Friday, April 14, 2006

Will Bush Pardon Rumsfeld?


President Bush quickly rose to Donald Rumsfeld's defense after yet another retired general called for his resignation. Frankly, the really interesting question is not whether Rumsfeld will eventually resign but whether President Bush, as one of his last acts in office, will pardon him for any crimes he has or may have committed while serving as Secretary of Defense.

Recent revelations seem to suggest that Rumsfeld was heavily involved in supervising the interrogation of al-Qaeda detainees, and he may have approved of or permitted interrogation techniques that are illegal under U.S. law as well as international law.

Caspar Weinberger, who served as Defense Secretary for President Reagan, was facing trial on felony charges that he conspired to violate federal law as part of the Iran-Contra scandal. President Bush's father, President George H.W. Bush, pardoned Weinberger and several other Iran-Contra figures as one of his last official acts in office. The President's father, of course, was Vice-President in the Reagan Administration. By pardoning Weinberger and the other Iran-Contra conspirators, he avoided a public trial and ensured that criminal prosecutions and investigations into the Iran-Contra affair would proceed no further.

This President Bush is famous for refusing to do what his father did. However, in this case, I think he might be tempted to make an exception.


And 2.0 even let Elliott Abrams back in the White House, where he's now deputy national security adviser. I did a piece back in mid-February on some of these retreads: Neoconservatives.

This is a good point and should be shouted across the Internets.

Murtha to Receive Profile in Courage Award
The Associated Press

Rep. John Murtha, a Vietnam veteran who has denounced the war in Iraq, was named a recipient of the John F. Kennedy Profile in Courage Award on Thursday.

Alberto Mora, a former Navy general counsel who warned Pentagon officials that U.S. policies dealing with terror detainees could invite abuse, also will receive the award from the John Fitzgerald Kennedy Library Foundation.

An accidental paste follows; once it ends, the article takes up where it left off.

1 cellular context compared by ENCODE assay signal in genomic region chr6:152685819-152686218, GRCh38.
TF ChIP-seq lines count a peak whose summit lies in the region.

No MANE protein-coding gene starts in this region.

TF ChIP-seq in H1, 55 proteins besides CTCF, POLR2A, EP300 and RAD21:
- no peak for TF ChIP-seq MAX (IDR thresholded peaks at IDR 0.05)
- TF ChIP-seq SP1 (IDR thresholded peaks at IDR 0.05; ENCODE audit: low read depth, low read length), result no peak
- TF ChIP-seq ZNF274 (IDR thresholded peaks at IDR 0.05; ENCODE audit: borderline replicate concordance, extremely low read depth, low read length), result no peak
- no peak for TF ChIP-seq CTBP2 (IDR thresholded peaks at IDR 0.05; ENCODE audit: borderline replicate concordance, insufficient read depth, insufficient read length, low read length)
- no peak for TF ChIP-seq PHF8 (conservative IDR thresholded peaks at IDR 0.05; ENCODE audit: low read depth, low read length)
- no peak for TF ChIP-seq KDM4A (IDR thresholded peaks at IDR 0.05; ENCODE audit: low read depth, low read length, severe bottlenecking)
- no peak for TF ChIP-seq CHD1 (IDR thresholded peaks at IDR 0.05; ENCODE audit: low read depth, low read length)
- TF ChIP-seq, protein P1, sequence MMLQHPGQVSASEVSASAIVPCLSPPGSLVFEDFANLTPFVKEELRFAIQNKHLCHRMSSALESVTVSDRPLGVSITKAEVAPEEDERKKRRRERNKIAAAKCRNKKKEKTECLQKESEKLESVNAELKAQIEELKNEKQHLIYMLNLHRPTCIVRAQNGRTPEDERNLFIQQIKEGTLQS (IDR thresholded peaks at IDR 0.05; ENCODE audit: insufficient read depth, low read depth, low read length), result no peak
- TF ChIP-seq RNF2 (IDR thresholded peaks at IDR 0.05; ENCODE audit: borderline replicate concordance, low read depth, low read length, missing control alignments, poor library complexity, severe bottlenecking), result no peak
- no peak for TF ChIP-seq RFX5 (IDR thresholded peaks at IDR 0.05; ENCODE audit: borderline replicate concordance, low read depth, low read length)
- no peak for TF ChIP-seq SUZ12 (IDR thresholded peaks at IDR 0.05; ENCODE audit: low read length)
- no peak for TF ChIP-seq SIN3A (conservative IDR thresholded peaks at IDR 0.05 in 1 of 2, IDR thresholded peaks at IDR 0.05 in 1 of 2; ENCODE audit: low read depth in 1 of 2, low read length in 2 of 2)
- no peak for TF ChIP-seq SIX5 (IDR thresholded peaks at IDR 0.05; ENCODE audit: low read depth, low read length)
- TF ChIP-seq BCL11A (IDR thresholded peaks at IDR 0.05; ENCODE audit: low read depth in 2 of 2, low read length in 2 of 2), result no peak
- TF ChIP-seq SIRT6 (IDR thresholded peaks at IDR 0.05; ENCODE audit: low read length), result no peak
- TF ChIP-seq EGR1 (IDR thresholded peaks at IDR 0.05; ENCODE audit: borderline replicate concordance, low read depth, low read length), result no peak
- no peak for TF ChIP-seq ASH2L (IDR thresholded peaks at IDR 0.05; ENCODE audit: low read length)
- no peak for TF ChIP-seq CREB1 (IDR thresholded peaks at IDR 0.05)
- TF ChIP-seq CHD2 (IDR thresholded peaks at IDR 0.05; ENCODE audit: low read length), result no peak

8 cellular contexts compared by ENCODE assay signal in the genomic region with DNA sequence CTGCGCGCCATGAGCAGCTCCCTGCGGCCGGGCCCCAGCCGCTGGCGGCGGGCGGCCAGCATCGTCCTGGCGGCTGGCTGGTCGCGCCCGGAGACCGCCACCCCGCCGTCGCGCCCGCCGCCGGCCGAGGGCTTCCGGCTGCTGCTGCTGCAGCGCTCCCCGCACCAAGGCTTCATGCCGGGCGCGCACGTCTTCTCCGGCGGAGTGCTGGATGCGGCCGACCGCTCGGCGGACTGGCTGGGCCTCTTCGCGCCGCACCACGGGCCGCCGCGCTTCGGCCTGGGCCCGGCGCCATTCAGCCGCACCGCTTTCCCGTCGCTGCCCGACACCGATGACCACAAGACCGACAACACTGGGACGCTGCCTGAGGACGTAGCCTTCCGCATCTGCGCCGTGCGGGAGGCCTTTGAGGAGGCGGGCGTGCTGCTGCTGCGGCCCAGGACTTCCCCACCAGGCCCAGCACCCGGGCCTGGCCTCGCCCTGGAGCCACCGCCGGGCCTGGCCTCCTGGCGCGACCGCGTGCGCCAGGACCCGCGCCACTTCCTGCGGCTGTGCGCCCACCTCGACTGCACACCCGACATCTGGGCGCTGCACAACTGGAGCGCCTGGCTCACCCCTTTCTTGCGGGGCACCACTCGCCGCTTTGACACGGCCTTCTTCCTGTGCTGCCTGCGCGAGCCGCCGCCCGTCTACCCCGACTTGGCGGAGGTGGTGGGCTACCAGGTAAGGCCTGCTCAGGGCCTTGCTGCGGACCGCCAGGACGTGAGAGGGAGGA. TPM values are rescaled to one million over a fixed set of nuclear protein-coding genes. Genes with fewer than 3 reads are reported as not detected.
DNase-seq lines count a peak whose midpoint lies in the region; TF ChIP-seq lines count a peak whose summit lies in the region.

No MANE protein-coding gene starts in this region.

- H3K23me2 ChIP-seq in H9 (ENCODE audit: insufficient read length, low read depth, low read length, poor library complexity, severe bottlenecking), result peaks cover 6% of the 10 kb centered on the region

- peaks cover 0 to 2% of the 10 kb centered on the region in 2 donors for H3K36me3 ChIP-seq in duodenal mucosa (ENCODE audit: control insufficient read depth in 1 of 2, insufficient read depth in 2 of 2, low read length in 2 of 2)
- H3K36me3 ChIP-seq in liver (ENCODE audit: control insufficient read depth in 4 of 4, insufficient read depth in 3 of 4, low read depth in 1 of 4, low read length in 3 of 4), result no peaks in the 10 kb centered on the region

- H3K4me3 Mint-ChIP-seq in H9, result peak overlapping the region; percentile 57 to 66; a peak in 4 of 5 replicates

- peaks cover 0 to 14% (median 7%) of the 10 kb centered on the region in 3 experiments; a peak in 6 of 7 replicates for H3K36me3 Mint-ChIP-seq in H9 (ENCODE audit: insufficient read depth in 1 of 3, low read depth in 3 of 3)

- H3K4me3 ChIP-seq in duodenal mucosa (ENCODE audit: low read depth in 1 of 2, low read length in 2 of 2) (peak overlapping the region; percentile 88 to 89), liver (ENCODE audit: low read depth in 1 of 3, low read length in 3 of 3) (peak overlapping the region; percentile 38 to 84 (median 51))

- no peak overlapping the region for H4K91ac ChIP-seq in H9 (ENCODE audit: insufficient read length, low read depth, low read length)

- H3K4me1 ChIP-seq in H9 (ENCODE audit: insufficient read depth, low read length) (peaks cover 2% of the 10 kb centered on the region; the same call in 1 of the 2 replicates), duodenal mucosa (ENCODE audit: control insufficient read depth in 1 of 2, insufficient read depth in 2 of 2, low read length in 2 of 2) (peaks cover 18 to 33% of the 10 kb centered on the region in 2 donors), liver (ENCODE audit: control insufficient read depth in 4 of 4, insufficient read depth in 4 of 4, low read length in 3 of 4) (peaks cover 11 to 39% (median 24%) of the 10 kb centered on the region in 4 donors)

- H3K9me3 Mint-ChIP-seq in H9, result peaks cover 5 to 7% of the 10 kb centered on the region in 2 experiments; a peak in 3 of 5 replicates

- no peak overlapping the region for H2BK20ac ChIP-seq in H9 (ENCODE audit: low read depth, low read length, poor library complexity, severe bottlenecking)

Murtha, a Pennsylvania Democrat, was recognized "for the difficult and courageous decision of conscience he made in November 2005, when he reversed his support for the Iraq war
and called for the withdrawal of U.S. troops from the conflict," the foundation said in a statement.

Mora was honored for "waging a 2 1/2-year behind-the-scenes battle with Pentagon brass and civilian leaders over U.S. military policy regarding the treatment of detainees held by the
United States as part of the war on terror," the foundation said.


Some good action ideas to take back our country from:

Of course, Bill Clinton pardoned his political cronies as he left office. Do you honestly think that those of us who don't live in your lib/lab faculty lounge echo chamber are too stupid to remember that? Remember, now that we have our J.D. degrees, we don't have to suck up by pretending to share your inane political views.

Sean - Are you arguing:
1) It would be fine for Bush to pardon Rumsfeld (irrelevant of Clinton's behavior);
2) It would be fine for Bush to pardon Rumsfeld because both sides do it, and the example of Clinton shows this;
3) It was bad for Clinton to pardon "cronies" so it would also be bad for Bush pardon Rumsfeld;
4) Prof. Balkin should've mentioned Clinton's pardon in this post
5) Tu quoque

Can a President pardon someone who is not charged with a crime?

And if this one did issue some sort of blanket immunity for Rumsfeld, his crimes would become the kind of case for which the International Criminal Court was created: war crimes and crimes against humanity which cannot or will not be prosecuted in the accused's own country.

I'm not afraid of death; I just don't want to be there when it happens.
Agen Judi Online Terpercaya

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